My question involves a consumer law issue in the State of: Georgia
I am a private party in the state of Georgia. On Saturday a buyer came to see my car and agreed to purchase it for $15,500, contingent on a wheel bearing repair and a satisfactory PPI (pre-purchase inspection). I asked for a non-refundable deposit and he wrote a personal check for it. He was in a hurry to leave, but I insisted we have a written document of some kind and created a purchase agreement that states:
"I (my name) accept a non-refundable deposit of $500 towards (vehicle) at a purchase price of $15,500 pending nothing major showing on a PPI. This is inclusive of the front wheel bearing repair. to be made by seller. Also pending clean car fax. Minus $150 for the rear tires, making the final price $15,350.
(my signature, printed name, date)
this agreement expires July 7-24-13 if a formal agreement can be agreed"
We wrote it as we talked as he was in a hurry as he was running late for something. I realized there was no expiration so I asked him to write in it expires Wednesday, so he wrote that in below the signatures. I'm not sure what it means, except that there seem to be two explanations. The reasonable one being that a formal agreement made by Wednesday supercedes this agreement, and the unreasonable one being that I will hold the car for him until the end of time.
Either way, I offered to let him take the car. Since I needed to have the repair done immediately, I am unfamiliar with the local shops and would need time to research them, and I was happy with the sale price, I agreed to let him have it repaired at the Toyota dealership near his house. It made sense to us as it would be convenient for him, as he told me he wanted to take it there for a PPI. He left the car there Monday morning and they repaired the wheel bearing, which cost me almost $700. I could have done it myself for far less ($150 I think) or had a smaller shop do it for considerably less.
Tuesday he picks the car up, declines the PPI at Toyota that he is supposed to pay for, and tells me he needs to talk to his wife. Later that day he calls me and lets me know that they do not want to purchase the car. In the conversation he explains he had his cousin at Firestone do a PPI, and the only things they found were a scratch on the front bumper, a loose mudguard, and a barely audible ticking from the HVAC fan. Seeing as this was nothing new nor major wrong, I asked why they don't want to buy it, and he told me they simply wanted to purchase a new car.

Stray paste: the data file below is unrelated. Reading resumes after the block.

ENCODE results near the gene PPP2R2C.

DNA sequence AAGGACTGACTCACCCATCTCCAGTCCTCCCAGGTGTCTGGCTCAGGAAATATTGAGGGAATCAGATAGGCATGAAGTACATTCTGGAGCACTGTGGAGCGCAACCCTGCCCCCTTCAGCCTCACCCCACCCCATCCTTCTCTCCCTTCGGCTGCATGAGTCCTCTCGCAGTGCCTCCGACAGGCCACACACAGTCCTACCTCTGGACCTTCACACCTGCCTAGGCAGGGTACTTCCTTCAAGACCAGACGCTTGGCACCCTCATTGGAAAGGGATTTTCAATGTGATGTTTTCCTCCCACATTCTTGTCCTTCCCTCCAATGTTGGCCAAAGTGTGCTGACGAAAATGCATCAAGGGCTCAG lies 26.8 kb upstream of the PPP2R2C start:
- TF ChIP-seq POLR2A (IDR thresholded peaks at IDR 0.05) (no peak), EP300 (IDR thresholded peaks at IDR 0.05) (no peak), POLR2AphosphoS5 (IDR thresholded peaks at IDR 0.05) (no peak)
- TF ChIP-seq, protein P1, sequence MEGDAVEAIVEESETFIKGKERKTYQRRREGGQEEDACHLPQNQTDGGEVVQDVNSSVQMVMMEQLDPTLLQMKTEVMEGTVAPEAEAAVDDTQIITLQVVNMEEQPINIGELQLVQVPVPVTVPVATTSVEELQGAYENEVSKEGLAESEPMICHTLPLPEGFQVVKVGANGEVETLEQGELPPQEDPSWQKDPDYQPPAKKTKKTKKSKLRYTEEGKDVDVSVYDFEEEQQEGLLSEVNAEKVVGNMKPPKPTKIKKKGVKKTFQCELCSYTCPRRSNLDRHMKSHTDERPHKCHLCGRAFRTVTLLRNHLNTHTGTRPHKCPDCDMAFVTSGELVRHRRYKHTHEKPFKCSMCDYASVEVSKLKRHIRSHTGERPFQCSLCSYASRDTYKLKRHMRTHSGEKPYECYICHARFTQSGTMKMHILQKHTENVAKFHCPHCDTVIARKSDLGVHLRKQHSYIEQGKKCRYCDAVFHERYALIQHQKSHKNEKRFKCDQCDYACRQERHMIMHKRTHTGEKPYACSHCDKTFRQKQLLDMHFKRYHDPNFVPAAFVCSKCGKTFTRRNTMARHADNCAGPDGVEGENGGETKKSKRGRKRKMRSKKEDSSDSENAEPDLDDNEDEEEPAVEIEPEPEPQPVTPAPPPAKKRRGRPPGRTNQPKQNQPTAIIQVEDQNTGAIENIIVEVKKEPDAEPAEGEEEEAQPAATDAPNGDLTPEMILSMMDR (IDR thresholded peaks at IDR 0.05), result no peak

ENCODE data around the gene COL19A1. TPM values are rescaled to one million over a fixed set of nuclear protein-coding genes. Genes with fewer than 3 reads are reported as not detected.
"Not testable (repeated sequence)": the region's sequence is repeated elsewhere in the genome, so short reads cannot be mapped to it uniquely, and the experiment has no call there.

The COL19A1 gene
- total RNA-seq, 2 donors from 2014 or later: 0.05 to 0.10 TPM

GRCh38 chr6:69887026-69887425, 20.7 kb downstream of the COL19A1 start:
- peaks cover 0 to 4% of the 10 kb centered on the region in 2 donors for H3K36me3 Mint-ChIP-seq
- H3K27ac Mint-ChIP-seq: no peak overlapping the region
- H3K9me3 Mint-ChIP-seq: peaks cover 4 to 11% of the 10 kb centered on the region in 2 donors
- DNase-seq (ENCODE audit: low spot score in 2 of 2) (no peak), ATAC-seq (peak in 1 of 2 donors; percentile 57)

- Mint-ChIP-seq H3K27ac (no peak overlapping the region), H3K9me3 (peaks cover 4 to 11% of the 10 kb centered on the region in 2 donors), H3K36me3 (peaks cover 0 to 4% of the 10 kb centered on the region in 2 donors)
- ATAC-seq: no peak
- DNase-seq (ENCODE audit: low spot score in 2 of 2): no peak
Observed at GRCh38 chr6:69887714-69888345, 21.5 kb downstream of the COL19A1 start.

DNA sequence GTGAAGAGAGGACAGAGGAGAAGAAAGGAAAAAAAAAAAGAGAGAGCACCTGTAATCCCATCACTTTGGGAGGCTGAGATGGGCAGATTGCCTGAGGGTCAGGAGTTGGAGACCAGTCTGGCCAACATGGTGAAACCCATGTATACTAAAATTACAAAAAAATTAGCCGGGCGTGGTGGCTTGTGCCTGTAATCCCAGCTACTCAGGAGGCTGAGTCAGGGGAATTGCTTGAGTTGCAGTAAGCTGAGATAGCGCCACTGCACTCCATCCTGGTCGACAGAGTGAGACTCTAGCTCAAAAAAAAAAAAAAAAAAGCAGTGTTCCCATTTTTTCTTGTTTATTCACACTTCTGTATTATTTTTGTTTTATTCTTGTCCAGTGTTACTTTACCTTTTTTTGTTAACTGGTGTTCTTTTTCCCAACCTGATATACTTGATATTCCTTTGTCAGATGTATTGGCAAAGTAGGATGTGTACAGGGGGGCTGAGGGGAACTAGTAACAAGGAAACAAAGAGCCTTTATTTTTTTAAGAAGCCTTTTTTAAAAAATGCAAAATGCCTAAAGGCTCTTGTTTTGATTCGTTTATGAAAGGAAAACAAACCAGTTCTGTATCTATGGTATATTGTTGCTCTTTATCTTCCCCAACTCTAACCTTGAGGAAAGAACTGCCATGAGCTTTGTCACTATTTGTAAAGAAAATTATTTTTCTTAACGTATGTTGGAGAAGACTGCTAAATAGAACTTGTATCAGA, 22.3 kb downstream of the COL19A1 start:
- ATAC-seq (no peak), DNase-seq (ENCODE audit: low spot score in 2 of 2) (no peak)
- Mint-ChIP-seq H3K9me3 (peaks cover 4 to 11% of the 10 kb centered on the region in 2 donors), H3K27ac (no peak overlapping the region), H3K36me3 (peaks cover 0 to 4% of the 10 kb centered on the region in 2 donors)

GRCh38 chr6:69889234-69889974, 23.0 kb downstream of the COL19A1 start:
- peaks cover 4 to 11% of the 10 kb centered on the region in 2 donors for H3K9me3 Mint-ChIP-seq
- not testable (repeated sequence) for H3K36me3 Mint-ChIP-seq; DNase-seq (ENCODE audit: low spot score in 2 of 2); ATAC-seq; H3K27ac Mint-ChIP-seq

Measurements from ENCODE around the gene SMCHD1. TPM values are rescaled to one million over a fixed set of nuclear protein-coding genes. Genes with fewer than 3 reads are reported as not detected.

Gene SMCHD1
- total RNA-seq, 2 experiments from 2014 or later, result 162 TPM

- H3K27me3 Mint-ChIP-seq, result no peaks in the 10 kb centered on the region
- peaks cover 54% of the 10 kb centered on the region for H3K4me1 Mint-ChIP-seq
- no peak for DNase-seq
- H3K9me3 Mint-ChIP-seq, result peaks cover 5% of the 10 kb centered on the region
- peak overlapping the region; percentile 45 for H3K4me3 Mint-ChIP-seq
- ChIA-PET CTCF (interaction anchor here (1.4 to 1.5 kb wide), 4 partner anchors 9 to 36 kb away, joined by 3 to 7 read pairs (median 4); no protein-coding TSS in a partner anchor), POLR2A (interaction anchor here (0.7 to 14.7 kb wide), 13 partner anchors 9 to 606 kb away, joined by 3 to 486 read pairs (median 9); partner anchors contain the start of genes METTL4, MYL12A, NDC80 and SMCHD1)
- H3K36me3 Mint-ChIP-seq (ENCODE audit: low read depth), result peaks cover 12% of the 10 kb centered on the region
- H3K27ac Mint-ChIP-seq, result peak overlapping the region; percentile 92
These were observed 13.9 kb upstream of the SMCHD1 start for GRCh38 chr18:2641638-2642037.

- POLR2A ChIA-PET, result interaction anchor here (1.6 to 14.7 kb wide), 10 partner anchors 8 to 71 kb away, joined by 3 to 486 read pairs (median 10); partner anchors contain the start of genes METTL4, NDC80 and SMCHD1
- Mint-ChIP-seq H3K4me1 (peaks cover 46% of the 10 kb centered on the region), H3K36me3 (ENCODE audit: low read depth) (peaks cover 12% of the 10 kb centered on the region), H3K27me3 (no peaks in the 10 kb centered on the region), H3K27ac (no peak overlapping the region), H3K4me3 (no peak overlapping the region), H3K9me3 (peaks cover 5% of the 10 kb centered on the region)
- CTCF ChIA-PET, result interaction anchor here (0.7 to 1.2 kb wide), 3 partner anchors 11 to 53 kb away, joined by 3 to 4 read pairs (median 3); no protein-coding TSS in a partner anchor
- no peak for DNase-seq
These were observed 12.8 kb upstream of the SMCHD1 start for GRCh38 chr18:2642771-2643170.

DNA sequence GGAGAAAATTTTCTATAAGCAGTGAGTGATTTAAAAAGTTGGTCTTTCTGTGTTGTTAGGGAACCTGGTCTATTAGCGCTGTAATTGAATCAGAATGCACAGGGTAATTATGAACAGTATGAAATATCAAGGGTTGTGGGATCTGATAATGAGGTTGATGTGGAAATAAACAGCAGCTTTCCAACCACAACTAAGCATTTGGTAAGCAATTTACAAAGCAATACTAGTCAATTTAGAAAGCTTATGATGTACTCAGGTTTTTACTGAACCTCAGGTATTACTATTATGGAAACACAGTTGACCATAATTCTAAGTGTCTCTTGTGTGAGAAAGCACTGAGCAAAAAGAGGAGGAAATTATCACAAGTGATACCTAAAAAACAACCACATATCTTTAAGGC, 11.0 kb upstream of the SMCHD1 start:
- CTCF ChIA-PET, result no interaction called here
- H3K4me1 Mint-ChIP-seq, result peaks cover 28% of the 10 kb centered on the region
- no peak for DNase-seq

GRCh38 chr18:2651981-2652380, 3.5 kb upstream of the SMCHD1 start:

I met with him to receive the vehicle, and he demanded his check be returned to him. I refused to return it as our agreement states it is non-refundable. Also because I have told other buyers that the car is sold and they have gone elsewhere or moved on. We got into an argument about it where he began to pretend it was refundable if he did not buy the car and he continued to refuse to give me the deposit we had agreed upon. I received the receipt for the over-priced repair and left. He put a stop payment on the check he gave me.
Now I am out $700 for a repair I made based on a purchase agreement we had. I would have made the repair for far less on my own time. I am also out my other buyers who have moved on and out my non-refundable deposit of $500. He is saying that the deposit is towards the purchase and because he did not purchase the car, the document is now "void." Sounds like BS to me. What are my options here?
I took a non-refundable deposit contingent on a $700 repair and successful PPI.
I had the vehicle repaired and the buyer refused a PPI. He had a PPI done by his cousin informally.
He then changed his mind and returned the vehicle, saying he wanted to purchase a new car instead.
He put a stop payment on the deposit check and is telling me he does not have to pay me.